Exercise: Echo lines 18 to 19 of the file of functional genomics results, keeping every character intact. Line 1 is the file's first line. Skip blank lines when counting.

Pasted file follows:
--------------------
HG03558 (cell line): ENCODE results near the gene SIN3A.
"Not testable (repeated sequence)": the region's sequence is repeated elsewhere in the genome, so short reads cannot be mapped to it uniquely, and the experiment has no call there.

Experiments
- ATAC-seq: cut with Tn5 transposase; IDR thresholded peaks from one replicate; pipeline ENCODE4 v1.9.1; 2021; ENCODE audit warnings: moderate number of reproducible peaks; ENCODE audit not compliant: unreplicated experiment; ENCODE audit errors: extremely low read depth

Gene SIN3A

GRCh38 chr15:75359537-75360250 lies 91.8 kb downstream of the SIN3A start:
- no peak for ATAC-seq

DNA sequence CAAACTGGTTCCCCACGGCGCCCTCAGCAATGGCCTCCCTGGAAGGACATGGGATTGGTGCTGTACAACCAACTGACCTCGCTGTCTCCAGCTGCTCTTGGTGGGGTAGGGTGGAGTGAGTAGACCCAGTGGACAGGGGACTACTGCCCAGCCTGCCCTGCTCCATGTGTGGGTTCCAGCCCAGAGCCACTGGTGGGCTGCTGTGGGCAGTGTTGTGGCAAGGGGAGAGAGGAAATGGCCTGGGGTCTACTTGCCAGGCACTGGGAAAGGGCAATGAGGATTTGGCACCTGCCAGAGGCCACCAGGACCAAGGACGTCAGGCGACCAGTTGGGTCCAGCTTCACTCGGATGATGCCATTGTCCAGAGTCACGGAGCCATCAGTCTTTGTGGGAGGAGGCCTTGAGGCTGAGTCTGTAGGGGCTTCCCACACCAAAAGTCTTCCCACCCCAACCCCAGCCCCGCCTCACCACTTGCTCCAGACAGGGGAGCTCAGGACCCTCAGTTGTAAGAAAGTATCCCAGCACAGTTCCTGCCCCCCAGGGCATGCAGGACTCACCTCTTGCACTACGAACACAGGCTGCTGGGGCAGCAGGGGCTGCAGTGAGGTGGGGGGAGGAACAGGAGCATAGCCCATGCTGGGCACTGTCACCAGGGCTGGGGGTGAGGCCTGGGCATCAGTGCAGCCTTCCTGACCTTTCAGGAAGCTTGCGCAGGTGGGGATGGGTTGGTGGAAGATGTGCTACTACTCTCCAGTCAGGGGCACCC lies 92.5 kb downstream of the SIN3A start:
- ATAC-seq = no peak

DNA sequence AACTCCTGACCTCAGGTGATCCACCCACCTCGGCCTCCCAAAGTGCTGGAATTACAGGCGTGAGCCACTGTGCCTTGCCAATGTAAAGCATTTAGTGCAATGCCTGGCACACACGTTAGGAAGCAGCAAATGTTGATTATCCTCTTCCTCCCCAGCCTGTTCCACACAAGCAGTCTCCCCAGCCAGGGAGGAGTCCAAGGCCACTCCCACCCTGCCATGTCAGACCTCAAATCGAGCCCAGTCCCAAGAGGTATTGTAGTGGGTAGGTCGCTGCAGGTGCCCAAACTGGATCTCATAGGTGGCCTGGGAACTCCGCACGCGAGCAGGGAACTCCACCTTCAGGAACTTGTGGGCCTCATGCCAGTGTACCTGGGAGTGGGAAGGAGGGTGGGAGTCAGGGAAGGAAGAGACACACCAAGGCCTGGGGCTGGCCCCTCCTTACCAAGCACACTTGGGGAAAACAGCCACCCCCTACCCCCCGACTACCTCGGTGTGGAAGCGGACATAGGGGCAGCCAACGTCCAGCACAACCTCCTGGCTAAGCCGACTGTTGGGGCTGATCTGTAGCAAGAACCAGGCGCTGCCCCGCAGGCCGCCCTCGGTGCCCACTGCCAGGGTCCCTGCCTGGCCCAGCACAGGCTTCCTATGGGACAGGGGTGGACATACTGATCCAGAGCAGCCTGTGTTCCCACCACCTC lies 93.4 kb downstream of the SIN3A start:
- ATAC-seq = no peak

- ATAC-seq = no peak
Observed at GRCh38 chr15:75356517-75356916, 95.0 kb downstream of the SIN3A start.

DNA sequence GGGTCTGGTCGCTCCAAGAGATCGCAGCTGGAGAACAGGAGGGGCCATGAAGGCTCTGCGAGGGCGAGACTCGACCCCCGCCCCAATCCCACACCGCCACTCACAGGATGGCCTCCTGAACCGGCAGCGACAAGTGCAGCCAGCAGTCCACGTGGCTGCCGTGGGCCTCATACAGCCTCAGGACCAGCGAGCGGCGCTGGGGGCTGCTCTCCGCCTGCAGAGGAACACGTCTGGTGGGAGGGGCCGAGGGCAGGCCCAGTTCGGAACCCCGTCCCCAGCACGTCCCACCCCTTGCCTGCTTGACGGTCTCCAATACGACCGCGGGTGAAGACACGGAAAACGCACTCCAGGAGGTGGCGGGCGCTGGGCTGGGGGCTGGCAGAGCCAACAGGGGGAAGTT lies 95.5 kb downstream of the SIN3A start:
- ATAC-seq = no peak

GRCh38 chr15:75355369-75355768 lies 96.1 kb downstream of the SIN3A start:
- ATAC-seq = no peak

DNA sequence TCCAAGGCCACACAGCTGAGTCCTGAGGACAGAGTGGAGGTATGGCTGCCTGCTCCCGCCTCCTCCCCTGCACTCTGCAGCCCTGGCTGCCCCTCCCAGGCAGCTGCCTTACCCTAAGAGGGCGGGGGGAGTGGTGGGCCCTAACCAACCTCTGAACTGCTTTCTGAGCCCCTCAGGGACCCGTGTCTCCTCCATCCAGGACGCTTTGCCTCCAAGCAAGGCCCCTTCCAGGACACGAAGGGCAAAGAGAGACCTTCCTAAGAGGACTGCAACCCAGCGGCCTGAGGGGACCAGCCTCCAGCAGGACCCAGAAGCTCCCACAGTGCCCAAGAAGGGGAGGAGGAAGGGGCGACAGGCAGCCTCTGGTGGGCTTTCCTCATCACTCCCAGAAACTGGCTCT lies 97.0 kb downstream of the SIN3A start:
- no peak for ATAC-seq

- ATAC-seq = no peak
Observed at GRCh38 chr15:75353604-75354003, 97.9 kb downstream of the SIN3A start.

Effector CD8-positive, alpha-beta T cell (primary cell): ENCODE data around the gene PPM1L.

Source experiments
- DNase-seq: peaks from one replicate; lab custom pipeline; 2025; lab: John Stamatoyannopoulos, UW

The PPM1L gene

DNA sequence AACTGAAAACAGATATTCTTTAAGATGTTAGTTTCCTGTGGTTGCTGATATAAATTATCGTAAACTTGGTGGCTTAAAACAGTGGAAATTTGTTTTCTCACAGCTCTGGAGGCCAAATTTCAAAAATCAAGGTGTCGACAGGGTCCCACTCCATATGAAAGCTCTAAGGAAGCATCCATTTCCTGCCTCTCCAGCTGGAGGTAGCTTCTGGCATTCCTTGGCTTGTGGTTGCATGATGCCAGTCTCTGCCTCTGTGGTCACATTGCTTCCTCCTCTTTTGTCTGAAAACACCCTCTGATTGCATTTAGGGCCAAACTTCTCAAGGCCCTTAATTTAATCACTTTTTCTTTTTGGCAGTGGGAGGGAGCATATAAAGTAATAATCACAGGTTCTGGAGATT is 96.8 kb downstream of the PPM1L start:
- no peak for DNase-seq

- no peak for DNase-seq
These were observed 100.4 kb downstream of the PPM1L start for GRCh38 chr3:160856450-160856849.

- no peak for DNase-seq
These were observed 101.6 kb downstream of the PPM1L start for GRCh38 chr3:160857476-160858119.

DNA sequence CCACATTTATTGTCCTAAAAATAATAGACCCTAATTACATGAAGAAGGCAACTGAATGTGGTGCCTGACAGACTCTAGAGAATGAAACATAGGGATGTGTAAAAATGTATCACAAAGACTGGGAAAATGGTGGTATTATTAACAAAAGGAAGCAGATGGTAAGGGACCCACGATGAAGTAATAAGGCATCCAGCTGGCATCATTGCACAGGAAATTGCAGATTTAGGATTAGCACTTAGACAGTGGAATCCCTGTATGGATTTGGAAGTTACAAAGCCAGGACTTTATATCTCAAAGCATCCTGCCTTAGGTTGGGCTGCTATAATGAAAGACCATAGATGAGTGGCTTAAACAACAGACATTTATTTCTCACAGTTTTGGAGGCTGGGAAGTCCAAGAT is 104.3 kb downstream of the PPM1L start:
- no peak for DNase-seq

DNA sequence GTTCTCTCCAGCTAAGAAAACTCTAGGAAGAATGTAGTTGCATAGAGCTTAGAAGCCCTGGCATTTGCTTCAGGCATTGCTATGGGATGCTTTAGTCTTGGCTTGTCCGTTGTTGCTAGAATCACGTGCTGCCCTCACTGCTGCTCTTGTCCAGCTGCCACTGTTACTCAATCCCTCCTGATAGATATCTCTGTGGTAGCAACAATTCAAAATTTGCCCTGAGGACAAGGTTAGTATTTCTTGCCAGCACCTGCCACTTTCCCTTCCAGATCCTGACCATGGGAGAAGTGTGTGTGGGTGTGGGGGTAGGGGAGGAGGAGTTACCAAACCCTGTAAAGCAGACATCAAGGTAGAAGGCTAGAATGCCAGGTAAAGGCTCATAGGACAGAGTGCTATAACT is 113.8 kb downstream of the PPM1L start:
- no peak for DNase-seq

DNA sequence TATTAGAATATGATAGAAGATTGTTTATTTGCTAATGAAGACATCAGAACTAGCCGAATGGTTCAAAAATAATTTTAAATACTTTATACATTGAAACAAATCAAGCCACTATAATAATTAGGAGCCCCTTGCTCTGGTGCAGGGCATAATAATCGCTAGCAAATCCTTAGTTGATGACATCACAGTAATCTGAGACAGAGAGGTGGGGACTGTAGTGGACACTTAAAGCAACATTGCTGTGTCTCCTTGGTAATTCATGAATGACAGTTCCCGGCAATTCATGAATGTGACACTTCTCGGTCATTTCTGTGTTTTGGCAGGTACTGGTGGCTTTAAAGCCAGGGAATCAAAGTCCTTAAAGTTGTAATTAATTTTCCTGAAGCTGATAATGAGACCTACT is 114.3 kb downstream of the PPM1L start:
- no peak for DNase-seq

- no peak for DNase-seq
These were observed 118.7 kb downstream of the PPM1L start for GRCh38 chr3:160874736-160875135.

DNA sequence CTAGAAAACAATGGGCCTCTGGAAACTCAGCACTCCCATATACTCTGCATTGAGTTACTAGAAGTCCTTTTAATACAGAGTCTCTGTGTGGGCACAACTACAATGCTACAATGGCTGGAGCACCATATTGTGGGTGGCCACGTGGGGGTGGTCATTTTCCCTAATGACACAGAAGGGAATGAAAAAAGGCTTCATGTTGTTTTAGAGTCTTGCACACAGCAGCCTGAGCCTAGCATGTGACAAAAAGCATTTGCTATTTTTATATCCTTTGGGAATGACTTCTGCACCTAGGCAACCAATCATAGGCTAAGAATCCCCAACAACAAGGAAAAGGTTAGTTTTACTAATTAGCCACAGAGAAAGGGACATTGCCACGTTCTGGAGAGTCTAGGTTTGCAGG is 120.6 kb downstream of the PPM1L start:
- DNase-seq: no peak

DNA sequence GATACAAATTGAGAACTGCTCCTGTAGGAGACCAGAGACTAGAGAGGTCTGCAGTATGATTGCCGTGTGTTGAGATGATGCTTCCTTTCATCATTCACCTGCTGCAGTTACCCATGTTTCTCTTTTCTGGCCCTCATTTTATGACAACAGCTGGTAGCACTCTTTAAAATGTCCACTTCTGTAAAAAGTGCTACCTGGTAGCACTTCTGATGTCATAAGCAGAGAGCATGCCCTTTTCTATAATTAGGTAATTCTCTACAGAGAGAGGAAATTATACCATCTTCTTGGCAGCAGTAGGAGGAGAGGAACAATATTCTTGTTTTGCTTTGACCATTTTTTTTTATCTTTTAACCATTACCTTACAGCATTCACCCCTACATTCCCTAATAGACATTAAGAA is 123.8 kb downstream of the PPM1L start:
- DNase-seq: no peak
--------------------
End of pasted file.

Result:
DNA sequence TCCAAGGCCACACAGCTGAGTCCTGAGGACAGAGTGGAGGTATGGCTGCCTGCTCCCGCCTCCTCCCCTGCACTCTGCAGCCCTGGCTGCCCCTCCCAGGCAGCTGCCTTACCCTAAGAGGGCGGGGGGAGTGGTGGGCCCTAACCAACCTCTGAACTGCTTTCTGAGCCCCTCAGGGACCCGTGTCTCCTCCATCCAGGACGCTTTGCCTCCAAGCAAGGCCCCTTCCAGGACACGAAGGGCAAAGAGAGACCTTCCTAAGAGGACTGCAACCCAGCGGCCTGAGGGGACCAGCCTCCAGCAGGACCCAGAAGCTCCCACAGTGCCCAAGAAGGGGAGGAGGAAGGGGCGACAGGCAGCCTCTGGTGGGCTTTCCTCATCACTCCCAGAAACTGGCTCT lies 97.0 kb downstream of the SIN3A start:
- no peak for ATAC-seq